OneTable, an organization that empowers people in their 20s and 30s to envision new rituals and build community through Shabbat dinner, is reopening with indoor dinners of up to ten guests as it marks its 500,000th dinner guest, including repeat engagers, since its founding in 2014. As the pandemic wanes, young adults are eager to engage in meaningful, in-person experiences with peers, yet also are experiencing anxiety about “reentry” into life.
“Just before the pandemic, I thought a lot about kindness,” says Aliza Kline, co-Founder and CEO of OneTable. “What would it mean if kindness was our driving force? This last year answered that question in a way. We saw how Jewish young adults care for each other when times are hard and antisemitism is on the rise. Shabbat dinner offers a consistent, elevated space for us to discuss the events of the world around us, check-in with one another, and pause as we imagine the world we want to build together.”
During the pandemic, OneTable only allowed solo Shabbat dinners, Shabbat events for people who live together, and virtual Shabbat dinners–more than 25,000 total dinners took place. Independent research of OneTable hosts and guests (past and present) during this time showed positive feelings toward participants’ religious identities, including a strong sense of being Jewish and a desire to incorporate Shabbat into their lives more regularly. Many dinner guests appreciated the “small scale” approach that the pandemic made necessary.
“Shabbat was not integral in my life before COVID. It’s now a stabilizing force in my life. And having this support to make it even more special has been so great,” says Alexandra Booth, who participated four times in OneTable dinners before the pandemic and now participates weekly.
Like other Americans, young adults will be part of a “tidal wave” of in-person engagement this summer and later into the year. As a result, OneTable anticipates 250,000 dinner guests in 2021 alone.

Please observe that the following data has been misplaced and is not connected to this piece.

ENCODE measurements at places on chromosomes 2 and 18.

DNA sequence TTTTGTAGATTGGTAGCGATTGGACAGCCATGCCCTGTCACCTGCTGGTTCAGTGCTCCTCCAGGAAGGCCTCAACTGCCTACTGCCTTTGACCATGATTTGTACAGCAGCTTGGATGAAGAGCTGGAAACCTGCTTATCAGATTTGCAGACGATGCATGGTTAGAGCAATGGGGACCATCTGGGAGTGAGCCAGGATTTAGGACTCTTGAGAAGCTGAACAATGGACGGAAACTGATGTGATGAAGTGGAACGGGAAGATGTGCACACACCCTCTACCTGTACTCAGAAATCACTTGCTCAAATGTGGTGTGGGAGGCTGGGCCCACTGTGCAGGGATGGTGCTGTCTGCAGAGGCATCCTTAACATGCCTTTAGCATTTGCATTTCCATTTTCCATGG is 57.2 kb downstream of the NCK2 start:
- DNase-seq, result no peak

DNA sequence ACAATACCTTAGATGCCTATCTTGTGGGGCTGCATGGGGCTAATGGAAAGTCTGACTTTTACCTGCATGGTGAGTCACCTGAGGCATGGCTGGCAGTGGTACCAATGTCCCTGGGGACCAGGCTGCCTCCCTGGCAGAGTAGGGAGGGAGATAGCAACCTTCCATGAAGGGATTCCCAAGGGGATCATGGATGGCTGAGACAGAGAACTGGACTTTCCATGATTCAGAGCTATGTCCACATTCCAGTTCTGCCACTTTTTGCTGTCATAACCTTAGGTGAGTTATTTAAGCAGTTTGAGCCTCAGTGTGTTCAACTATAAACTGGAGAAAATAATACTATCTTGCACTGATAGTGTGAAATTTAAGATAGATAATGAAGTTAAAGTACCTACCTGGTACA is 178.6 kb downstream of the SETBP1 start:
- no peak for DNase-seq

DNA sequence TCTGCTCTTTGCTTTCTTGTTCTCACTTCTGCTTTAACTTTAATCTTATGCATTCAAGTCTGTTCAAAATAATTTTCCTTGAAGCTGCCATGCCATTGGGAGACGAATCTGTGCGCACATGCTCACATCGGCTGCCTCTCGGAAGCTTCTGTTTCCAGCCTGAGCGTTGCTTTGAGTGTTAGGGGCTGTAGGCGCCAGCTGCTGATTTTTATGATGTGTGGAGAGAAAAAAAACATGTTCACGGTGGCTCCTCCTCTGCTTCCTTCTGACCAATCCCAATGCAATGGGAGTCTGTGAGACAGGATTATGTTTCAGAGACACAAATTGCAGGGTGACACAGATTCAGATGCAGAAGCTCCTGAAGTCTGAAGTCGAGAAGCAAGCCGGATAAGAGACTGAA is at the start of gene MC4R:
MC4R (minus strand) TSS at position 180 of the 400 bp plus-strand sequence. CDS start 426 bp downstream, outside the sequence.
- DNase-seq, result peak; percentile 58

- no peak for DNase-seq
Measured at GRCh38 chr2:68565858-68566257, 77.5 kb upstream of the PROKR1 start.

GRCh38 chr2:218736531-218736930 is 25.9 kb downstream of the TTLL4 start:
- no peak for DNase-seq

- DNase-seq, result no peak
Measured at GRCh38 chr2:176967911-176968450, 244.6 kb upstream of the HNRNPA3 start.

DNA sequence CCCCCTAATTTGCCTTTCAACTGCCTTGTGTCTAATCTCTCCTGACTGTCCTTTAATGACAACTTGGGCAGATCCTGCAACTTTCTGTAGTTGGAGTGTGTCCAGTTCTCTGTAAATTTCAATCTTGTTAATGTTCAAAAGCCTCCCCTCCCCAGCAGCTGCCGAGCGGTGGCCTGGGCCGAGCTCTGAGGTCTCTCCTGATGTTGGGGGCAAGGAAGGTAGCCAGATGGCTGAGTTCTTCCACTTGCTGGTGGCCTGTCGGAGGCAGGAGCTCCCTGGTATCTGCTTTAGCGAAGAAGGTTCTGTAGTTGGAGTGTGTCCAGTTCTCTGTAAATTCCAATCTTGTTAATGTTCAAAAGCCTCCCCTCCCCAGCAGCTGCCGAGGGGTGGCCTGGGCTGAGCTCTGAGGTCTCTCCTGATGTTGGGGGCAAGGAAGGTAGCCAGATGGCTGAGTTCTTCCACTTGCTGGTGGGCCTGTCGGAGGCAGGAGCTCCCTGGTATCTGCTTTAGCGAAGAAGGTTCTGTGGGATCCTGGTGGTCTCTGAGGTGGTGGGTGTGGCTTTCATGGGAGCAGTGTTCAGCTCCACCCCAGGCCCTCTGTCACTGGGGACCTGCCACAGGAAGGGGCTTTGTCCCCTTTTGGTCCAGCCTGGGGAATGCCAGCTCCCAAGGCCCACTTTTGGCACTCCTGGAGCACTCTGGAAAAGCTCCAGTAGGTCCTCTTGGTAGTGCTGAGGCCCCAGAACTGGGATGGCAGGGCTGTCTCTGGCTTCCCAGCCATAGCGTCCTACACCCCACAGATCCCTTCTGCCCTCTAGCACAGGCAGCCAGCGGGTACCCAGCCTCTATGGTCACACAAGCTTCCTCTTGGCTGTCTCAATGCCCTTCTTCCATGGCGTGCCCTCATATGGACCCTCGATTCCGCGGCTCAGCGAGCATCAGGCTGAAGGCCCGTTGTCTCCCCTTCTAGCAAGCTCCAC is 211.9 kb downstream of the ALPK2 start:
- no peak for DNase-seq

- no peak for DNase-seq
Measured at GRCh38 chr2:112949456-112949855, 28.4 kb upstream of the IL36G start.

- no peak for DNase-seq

“We heard from young adults that they don’t just want to go back to the way things used to be,” adds Al Rosenberg, Chief Strategy Officer at OneTable. “Self-care, engagement in Jewish activities, recovering from burnout, being careful about how time is spent, interactions with those who matter in life—these are just a few of the things that the pandemic brought into focus for people, prompting them to reexamine parts of their lives. OneTable is responding to this with dinners focused on options for different group sizes, different needs, driven by the vision of the hosts and guests.”
The new Pew Report on Jewish Americans affirmed what OneTable has experienced as it reached 500,000 total dinner guest engagements—young Jewish adults are spiritually connected, want a community, but many do not look for either of those inside institutional walls. OneTable’s DIY approach to Shabbat—tailored support, coaching, and online resources to make ritual personally meaningful, plus financial boosts in the form of “Nourishment Credits” if cost is a barrier for hosts—enable the host and their guests to create the dinner and community experience that they want.
“OneTable has been able to grow so quickly because young adults take the lead,” adds Kline. “They set the table, so to speak, and build their own meaningful Shabbat communities. We are excited to reopen in-person dinners and begin a new era.”